What’s it about? Mafuyu and Fubuki are a manzai double act, as are their friends Rin and Nayuta. Their dream is to make it as professional comedians, but Mafuyu can’t even land a joke on stage at her sister’s high school festival.
Comedy is harder than drama. There’s more risk in whether it can hook and hold an audience, its content ages at a much faster rate, and while bad drama can become comedy, bad comedy is lethally dull. It takes a true expert to portray someone who is bad at their art while conveying it in an entertaining way to the audience—it’s what makes works like This is Spinal Tap so beloved and rarely successfully emulated.
If you were going to make a show about struggling stand-up comics, you would probably want to make sure that the rest of the show was very funny to contrast their ineffective set. The audience could then, perhaps, translate all the characters’ discussion of comedic theory into an understanding of how the non-diegetic jokes work. This would make for a fascinating conversation between form and narrative, and be as educational about the form of comedy as any hobby-adjacent anime could hope to be.
Anyway, it took me two days and no less than four separate attempts to make it all the way through Maesetsu’s 24-minute first episode.
I’m genuinely saddened by this fact, as I’ve been a fan of stand-up comedy since I was small. I got genuine pleasure out of the moments when the characters were sitting around talking about adjusting their timing and whether Mafuyu’s terrible bit could be salvaged in a “grows on you” way, and I’d love to learn about the specifics of manzai versus universal rules of comedy. Unfortunately, series composer Machida Touko (whose robust filmography includes several episodes of Showa Genroku Rakugo Shinju, among others) is back in full Lucky Star mode, and it is exactly the wrong approach for the subject matter.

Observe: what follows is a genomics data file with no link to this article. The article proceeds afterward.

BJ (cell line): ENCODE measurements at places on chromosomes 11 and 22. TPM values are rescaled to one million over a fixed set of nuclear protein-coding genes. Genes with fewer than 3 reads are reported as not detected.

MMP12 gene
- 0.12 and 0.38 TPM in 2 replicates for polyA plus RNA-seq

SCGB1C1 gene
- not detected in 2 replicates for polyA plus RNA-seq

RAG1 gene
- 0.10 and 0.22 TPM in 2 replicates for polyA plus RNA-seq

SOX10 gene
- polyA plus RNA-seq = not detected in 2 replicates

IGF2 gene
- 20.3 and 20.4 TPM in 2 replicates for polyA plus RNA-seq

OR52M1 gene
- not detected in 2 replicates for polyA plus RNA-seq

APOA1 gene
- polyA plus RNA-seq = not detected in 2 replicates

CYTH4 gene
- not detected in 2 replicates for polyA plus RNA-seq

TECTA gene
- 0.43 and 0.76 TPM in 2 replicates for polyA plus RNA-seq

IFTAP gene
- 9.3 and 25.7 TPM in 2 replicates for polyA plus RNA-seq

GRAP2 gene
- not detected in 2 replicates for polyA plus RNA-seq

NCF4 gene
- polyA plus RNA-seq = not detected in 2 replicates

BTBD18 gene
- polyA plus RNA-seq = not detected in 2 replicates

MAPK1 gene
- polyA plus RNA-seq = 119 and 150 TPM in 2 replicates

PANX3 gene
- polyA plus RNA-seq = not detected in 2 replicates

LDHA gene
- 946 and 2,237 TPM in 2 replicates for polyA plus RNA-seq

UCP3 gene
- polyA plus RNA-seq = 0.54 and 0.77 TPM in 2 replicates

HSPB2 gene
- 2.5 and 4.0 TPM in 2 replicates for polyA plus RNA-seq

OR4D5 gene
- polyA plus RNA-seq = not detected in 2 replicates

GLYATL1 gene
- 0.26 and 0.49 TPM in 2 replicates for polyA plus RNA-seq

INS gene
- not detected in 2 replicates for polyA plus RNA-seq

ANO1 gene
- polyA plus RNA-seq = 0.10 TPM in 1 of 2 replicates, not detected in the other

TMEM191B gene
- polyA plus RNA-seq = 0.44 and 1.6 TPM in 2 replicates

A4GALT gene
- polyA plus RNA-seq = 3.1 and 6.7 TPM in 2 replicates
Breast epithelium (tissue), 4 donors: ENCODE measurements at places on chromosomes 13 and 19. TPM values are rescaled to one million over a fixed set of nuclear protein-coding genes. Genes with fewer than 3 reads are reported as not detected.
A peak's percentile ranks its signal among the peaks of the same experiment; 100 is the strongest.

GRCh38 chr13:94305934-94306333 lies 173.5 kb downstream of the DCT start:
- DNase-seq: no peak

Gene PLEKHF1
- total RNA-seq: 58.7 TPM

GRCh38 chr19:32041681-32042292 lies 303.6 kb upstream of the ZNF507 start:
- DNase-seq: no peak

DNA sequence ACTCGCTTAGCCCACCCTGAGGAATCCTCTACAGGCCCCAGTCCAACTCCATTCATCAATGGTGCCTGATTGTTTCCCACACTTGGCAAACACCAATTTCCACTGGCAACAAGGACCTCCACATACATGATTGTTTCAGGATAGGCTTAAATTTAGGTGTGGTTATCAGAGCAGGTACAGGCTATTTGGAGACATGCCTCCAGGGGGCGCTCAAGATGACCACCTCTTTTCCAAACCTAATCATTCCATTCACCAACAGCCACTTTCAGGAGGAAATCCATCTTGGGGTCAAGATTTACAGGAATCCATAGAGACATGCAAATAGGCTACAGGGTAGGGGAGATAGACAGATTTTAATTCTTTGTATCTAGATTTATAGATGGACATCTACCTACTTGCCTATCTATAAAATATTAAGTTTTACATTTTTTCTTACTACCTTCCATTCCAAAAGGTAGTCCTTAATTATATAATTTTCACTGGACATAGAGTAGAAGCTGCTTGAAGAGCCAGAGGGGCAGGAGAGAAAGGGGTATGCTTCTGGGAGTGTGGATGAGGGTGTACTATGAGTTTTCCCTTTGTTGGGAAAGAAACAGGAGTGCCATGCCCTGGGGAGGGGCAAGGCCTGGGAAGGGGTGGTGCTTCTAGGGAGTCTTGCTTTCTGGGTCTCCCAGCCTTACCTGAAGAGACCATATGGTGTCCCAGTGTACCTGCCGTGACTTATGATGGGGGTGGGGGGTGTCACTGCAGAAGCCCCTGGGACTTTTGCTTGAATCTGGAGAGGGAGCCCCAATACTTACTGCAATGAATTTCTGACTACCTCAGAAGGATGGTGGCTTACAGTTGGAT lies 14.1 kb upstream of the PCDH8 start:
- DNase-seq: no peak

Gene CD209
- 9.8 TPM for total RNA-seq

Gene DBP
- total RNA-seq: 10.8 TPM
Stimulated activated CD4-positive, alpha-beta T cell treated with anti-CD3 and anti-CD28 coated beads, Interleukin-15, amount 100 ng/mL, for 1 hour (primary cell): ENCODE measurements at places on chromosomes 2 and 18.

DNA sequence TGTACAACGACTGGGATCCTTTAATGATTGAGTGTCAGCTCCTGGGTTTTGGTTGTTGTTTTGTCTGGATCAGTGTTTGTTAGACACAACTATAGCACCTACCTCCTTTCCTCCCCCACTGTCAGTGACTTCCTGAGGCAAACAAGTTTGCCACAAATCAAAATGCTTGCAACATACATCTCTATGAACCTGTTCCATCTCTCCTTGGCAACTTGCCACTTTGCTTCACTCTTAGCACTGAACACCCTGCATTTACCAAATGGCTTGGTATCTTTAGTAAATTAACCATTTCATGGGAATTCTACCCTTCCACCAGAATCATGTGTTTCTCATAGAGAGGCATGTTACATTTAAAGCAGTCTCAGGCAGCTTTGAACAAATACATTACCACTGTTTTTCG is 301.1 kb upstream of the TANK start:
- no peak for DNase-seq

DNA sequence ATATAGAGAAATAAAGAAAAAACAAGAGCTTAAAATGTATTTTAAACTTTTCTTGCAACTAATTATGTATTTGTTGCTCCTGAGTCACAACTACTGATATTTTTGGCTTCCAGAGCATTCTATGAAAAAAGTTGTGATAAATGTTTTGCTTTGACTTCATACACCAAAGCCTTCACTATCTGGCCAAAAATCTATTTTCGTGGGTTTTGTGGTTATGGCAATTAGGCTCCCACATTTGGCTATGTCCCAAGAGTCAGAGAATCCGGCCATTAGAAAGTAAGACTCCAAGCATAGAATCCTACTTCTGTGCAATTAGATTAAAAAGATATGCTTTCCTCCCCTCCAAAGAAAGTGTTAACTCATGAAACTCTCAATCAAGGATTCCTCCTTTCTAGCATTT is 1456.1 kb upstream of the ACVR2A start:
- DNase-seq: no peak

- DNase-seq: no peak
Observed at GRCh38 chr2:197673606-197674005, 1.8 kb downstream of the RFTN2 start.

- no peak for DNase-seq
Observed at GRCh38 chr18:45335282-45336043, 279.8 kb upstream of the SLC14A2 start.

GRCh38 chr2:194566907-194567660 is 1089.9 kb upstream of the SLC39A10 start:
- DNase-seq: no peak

I was not someone who ever “got” 2007’s Lucky Star, which took the “schoolgirls hanging out” success of 2002’s Azumanga Daioh (which I adore) in a much more moe and reference-heavy direction and spawned about a million imitators. It’s possible that people who got on with that series will have much more luck with the very sedate, unhurried conversational style on display here, but beyond my personal taste it also just feels like a bad fit for the material.
As I mentioned above, there’s no meaningful disjunction between Mafuyu’s failed bit and the rest of the episode’s comedy—while one is an impression-of-an-impression and the others lean more toward pun work, they’re all delivered with that same tone and pace. There’s no sense of our four main characters having different comedic styles or interests, which might be because this first episode is so overstuffed with characters that there’s no time to give even a meaningful snapshot of characters outside of Mafuyu. Even her comedy partner Fubuki is only characterized through how she helps her friend, which feels like an odd choice for an ostensible ensemble show.
The designs are the final nail in the coffin. While it would annoying that these 19-year-olds look about 12 in most cases, to an almost parodic degree, it would be possible to brush off in most cases. But Maesetsu introduces a dramatic undercurrent specifically about the characters being young professionals worried that they haven’t yet broken into the business yet, and it’s hard to take that fear seriously for even a minute when I feel like I should be holding the cast’s hands whenever they cross the street.
While there’s a good idea about young women comics trying to break into the industry, like SHIROBAKO for comedy (I have no idea whether the manzai scene is as viciously punitive toward marginalized genders as American stand-up, but if so this show does not seem likely to bring it up), in practice Maesetsu is a hobby anime that feels crammed into its formula with no regard for the needs of the content. Give ‘em the hook.